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Awards & Exhibitions

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Awards and Fellowships

There are some awards or fellowships established by architecture magazines, institutions or universities that  encourages young architects  and introduces built architectural works that possess architecture criticality and/or innovative value.

For example, 2008 saw the start of the China Architecture Media Awards (CAMA) – an award for architecture works that are related to “Civil Architecture”; the selection committee, some juries, and winners are part of a new generation that is represented mainly by smaller private firms and academia-related practices.

Exhibitions

The first Architecture Biennale Beijing (ABB) took place in 2004 and was jointly organised by the Ministry of Culture and (former) Ministry of Construction, together with developers support. While the educational sector sponsored architecture schools to present their works, the private architectural design firms had to pay a fee to exhibit; leading criticism to be voiced over the poor curatorial framework - as bigger firms and LDI s dominated the show. In 2006 and 2008 the 2nd and 3rd ABBeijing took place. In 2005, the 1st Shenzhen Architecture Biennale was organized. The show was sponsored by the Municipal government, and coordinated by the city s Urban Planning Bureau, Culture Bureau, University, Newspaper Corporation, Radio, Film & TV Group. This, followed by the 2nd edition in 2007, when the biennale set-up collaboration with Hong Kong and was accordingly renamed as the Shenzhen/Hong Kong Architecture Biennale.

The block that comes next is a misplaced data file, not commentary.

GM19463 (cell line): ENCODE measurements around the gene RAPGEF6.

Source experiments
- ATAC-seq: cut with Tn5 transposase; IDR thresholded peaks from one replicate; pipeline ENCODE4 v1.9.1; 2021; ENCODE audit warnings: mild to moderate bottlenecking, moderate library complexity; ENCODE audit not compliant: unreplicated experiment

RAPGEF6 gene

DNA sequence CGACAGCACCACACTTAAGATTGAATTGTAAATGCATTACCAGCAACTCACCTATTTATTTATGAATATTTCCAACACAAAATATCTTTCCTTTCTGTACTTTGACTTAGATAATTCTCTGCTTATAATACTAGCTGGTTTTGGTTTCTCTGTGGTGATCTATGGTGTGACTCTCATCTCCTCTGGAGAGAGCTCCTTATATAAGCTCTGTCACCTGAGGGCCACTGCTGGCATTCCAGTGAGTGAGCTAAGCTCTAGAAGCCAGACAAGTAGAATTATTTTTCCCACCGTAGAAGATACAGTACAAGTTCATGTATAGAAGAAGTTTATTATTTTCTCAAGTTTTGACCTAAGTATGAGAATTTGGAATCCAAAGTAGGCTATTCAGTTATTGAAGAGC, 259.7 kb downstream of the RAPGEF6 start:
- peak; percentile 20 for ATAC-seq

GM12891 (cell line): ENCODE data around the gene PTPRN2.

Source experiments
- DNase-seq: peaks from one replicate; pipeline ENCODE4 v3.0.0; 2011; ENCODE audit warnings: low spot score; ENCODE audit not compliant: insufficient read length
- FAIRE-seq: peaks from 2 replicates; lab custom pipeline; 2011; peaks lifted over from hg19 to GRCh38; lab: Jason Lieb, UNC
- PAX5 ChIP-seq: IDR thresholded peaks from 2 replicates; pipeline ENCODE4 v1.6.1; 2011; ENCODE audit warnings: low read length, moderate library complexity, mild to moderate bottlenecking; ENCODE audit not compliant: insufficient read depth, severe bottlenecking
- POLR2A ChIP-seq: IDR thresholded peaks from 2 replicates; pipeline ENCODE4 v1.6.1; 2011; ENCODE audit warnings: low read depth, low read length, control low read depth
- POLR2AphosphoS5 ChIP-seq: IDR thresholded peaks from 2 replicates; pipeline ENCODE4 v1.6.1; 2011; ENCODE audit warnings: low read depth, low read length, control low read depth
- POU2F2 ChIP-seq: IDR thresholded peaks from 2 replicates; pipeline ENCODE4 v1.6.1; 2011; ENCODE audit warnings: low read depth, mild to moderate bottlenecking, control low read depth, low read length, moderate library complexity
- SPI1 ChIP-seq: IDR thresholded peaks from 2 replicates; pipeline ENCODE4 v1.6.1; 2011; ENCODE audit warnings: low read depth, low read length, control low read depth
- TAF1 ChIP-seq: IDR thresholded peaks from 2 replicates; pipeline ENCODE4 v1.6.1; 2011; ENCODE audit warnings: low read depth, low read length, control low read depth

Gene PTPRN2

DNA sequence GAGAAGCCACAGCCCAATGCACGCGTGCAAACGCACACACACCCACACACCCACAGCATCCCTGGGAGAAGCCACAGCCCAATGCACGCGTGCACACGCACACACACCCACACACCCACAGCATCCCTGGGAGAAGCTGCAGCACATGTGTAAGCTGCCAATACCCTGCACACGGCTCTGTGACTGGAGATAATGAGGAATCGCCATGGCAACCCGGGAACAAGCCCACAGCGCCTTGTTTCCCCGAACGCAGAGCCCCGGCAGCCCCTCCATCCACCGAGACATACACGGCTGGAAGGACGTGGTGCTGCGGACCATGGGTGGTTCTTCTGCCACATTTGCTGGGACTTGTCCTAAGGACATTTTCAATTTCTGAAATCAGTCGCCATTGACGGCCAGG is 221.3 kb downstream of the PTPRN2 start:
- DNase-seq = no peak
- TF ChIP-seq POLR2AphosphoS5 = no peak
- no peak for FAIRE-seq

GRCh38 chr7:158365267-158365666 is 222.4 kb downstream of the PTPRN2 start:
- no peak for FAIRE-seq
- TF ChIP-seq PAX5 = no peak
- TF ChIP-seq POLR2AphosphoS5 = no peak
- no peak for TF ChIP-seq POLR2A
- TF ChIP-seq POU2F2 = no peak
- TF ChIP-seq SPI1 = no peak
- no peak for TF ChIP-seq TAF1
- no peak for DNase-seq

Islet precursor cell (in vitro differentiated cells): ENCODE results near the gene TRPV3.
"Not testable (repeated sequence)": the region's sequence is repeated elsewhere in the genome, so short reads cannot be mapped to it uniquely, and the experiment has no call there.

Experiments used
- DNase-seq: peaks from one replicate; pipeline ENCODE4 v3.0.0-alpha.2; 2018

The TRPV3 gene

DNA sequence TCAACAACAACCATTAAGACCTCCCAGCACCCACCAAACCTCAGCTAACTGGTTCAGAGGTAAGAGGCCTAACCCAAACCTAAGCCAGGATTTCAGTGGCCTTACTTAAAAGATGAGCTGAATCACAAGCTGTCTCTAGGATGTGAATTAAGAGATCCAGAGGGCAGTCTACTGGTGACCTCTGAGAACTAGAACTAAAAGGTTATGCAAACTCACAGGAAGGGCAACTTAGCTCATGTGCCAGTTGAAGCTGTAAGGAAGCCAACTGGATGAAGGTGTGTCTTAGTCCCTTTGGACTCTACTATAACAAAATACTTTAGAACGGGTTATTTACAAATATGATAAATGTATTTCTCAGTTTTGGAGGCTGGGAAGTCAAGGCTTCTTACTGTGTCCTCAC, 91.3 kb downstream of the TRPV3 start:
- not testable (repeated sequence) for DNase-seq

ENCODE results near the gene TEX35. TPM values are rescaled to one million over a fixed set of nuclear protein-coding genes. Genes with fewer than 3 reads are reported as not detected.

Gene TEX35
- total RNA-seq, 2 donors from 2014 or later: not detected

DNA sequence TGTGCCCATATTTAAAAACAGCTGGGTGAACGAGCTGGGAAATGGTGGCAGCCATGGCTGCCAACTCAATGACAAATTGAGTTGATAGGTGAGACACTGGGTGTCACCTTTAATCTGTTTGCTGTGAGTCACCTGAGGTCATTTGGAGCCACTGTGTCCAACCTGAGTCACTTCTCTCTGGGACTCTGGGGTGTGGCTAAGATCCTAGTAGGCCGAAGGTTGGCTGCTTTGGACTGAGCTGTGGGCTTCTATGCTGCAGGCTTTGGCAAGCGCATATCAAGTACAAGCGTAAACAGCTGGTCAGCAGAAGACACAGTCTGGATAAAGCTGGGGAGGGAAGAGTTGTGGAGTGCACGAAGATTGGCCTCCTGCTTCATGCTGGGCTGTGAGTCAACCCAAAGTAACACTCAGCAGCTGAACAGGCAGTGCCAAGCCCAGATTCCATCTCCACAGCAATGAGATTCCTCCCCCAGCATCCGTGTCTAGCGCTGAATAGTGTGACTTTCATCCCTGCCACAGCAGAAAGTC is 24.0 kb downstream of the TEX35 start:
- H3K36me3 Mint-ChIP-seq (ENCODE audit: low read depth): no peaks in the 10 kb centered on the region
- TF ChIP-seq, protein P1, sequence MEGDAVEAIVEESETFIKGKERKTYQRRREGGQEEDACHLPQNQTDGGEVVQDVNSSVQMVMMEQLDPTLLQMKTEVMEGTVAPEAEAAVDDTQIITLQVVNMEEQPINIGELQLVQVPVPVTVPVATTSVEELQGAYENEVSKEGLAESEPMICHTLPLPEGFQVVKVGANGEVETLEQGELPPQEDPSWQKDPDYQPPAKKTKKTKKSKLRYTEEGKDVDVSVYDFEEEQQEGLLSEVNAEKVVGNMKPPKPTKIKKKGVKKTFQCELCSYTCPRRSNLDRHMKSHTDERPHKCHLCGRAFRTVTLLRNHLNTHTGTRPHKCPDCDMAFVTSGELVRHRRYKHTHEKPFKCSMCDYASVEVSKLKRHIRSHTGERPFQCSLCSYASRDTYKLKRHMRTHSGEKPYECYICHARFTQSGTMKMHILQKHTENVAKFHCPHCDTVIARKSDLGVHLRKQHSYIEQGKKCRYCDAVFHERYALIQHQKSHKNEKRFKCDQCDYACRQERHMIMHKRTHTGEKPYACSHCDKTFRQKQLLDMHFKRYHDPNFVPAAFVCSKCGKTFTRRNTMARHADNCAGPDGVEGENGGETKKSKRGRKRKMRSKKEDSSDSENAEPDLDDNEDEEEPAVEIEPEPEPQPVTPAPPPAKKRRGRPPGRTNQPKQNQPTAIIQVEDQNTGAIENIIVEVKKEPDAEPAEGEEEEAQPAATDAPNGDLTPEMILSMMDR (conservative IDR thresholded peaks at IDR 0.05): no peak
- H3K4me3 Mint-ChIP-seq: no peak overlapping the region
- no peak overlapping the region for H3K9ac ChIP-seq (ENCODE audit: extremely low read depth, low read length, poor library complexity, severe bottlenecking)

In Beijing, the Today Art Museum organized an exhibition called Mapping Games. At display in June 2008, the exhibit combined visual art + architecture projects that reflected on rapid changes influencing the dynamics of Beijing. From the Netherlands, Winy Maas / MVRDV participated with SPACEFIGHTERS lounge / THE EVOLUTIONARY CITY (GAMES).

Opening in May 2009, Beijing s CAFA museum (designed by Arata Isozaki) featured a collective exhibition of Dutch architecture. It celebrated the Chinese edition of the book A Hundred Years of Dutch Architecture, 1901-2000 [Umberto S. Barbieri; Leen van Duin (ed.)] by presenting a calendar, models and posters of the highlights of the Dutch 20th century.